Then I add a simple green/brown camo scheme using Vallejo Russian Uniform and Tamiya Flat Earth. It seems that Polish tanks didn’t use standard, defined schemes, so I guess this is plausible.

Then I do some drybrushing in highlighted versions of the base colours. I also use a permanent marker to add a black line between the camo colours. This only seems to have been done on Polish AFVs for a couple of years, and they had reverted to a more standard three-colour scheme by the time that the war began. I just like this scheme and I wanted to see how using the marker worked. It’s far from perfect, but I’m quite happy with the overall look when it’s done.

I’m not using any of the provided decals. None are appropriate for a Polish tank from the 1930s, and most images seem to show that Polish tanks of that period didn’t carry any markings at all. It all gets a coat of varnish and a grey oil wash which helps to deepen the shadows and make the drybrushed highlights stand out.

The last parts to be added are the tools and the exhaust. And while cutting them off the sprue, the axe breaks into two parts and the shovel into three. Which rather sums this kit up. Ambition is high and separate tools are good, but not if they can’t be removed from the sprues without damage. I manage to repair the broken parts and add them to the kit.

All that now remains are the tracks. These get a base coat of Vallejo dark grey, then light gunmetal highlights on the treads and then a brown acrylic wash. You do have to be very careful when fitting the tracks, because the whole suspension, running gear, sprocket, idler assembly is very fragile indeed. With the tracks on, this kit is finally complete.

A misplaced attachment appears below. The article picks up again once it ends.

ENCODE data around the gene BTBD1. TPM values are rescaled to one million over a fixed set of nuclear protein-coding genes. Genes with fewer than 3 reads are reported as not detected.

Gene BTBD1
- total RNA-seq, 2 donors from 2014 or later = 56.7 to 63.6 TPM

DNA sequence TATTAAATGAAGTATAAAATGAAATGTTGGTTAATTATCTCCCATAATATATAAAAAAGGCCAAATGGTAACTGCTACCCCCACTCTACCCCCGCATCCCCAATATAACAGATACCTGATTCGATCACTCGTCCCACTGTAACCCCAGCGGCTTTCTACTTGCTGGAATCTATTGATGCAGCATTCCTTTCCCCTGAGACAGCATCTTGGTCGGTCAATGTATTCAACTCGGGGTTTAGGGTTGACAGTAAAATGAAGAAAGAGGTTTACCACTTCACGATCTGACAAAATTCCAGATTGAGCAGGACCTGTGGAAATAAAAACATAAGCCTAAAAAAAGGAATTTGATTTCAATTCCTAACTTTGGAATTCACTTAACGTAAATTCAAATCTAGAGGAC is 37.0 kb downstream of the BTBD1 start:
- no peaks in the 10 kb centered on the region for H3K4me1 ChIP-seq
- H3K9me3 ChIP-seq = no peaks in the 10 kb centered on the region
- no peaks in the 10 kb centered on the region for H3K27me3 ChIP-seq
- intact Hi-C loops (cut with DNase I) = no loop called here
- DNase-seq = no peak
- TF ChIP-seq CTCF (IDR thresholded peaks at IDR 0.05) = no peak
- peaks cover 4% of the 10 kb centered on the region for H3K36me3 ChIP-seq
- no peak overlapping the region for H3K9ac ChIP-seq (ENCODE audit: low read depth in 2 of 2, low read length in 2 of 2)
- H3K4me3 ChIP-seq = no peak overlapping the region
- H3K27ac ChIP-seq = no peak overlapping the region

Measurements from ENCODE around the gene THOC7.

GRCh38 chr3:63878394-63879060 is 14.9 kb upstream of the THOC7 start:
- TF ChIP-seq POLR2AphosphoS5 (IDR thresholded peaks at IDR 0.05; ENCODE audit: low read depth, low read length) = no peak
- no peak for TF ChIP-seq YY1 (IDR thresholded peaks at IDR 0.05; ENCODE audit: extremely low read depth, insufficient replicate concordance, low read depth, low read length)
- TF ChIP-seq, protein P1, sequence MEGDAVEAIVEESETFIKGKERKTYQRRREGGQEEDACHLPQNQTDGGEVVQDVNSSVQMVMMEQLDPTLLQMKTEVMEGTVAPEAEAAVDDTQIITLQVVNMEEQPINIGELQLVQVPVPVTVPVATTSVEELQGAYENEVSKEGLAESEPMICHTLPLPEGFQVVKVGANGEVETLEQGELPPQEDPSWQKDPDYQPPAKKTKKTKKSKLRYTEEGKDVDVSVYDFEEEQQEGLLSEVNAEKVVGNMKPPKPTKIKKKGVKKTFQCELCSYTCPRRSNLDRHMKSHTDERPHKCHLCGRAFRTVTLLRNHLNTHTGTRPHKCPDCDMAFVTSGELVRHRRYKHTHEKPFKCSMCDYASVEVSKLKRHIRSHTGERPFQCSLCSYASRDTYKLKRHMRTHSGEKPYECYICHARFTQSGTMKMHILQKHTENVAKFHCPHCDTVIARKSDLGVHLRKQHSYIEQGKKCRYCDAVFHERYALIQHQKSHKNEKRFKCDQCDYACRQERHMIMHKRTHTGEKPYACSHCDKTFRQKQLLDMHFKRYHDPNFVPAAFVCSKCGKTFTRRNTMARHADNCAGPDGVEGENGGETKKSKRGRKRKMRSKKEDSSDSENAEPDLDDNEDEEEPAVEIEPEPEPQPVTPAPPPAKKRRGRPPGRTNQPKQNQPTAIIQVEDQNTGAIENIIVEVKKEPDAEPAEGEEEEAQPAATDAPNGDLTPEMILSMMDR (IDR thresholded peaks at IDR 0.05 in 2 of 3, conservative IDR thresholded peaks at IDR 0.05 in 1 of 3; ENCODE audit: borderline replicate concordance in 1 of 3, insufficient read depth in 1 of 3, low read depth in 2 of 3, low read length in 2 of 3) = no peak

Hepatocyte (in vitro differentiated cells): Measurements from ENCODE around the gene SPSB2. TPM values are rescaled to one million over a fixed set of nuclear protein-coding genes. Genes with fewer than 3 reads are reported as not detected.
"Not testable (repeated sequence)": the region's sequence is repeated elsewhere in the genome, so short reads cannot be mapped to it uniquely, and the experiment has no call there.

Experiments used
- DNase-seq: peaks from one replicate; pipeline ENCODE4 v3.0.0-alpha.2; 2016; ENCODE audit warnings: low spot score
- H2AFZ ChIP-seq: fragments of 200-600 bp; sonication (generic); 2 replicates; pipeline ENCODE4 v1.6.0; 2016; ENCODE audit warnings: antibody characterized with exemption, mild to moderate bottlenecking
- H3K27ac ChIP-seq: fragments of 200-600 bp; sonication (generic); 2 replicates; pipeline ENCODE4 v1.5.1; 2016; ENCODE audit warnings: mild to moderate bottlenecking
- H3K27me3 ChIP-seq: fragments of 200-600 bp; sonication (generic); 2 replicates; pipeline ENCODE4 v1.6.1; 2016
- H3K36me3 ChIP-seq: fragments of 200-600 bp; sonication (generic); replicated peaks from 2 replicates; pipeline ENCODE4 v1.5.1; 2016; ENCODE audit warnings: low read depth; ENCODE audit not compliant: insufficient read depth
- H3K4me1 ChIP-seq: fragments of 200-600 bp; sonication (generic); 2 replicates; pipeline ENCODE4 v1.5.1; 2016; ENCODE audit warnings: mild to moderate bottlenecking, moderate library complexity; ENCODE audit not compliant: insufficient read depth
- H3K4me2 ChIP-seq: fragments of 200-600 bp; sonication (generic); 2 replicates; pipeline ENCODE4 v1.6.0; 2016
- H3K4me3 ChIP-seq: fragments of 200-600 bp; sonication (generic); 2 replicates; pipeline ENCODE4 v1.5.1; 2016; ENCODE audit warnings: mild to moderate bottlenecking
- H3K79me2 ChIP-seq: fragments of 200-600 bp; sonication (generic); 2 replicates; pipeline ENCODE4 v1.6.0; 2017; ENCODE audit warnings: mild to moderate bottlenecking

After Action Report

If you enjoy sanding, filling, drilling and repairing parts so tiny that they’re barely visible to the naked eye, you may enjoy this kit. If like me you appreciate a simple build and good fit, then you may want to look elsewhere. This tiny kit includes something in the region of 150 parts in a finished model that’s barely two inches long. In some ways, that suggests a commendable quest for detail and accuracy. In other ways, it suggests that this is a complete pain in the ass to build.

As you can probably guess, I didn’t enjoy this build. Actually, I really, really didn’t enjoy it at all. Parts that are very difficult to get off the sprue without damage combined with indifferent fit and poor mouldings make for hard work, especially when the parts involved are so small. The finished model looks sort of OK, though the fact that it has such fine detail does make the fat tracks look a little odd.

I certainly won’t be rushing to buy another RPM kit, no matter how cheap, though I hear that some of their other subjects are better done and easier to build. I guess it depends what you’re looking for. I like simple builds and good fit so that I can focus on painting. If you enjoy the challenge of a difficult-to-build kit that requires lots of effort, you might just enjoy this one.

Related posts

RPM 1/72 Renault FT Char Cannon with Berliet Turret (72204) In-Box Review and History

One thought on “RPM 1/72 Renault FT Char Cannon with Berliet Turret (72204) Build Review”

  1. you have more patience than me!! i would have binned it in anger. so full marks for perseverance. dont be put off RPM kits though – the Staghound they do is excellent – i can recommend it!!


Leave a Reply

Fill in your details below or click an icon to log in:

WordPress.com Logo

You are commenting using your WordPress.com account. Log Out /  Change )

Twitter picture

You are commenting using your Twitter account. Log Out /  Change )

Facebook photo

You are commenting using your Facebook account. Log Out /  Change )

Connecting to %s